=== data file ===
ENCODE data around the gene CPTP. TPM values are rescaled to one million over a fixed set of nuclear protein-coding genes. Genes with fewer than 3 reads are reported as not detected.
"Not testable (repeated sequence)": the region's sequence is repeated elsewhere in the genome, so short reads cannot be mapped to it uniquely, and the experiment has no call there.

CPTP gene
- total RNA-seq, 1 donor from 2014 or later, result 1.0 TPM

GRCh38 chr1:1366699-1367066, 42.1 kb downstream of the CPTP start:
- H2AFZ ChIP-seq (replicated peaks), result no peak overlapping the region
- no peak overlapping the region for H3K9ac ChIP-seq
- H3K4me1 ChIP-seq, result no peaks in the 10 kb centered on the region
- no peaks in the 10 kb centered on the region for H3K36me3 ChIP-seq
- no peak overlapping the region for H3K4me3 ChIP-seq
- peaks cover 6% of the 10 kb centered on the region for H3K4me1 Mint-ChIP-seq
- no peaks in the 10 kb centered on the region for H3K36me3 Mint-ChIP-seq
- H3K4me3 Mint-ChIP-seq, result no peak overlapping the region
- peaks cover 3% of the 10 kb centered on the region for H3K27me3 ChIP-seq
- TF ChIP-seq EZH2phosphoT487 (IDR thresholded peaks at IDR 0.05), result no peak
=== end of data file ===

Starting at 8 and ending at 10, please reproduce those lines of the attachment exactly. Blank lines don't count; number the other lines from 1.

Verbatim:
- H3K4me1 ChIP-seq, result no peaks in the 10 kb centered on the region
- no peaks in the 10 kb centered on the region for H3K36me3 ChIP-seq
- no peak overlapping the region for H3K4me3 ChIP-seq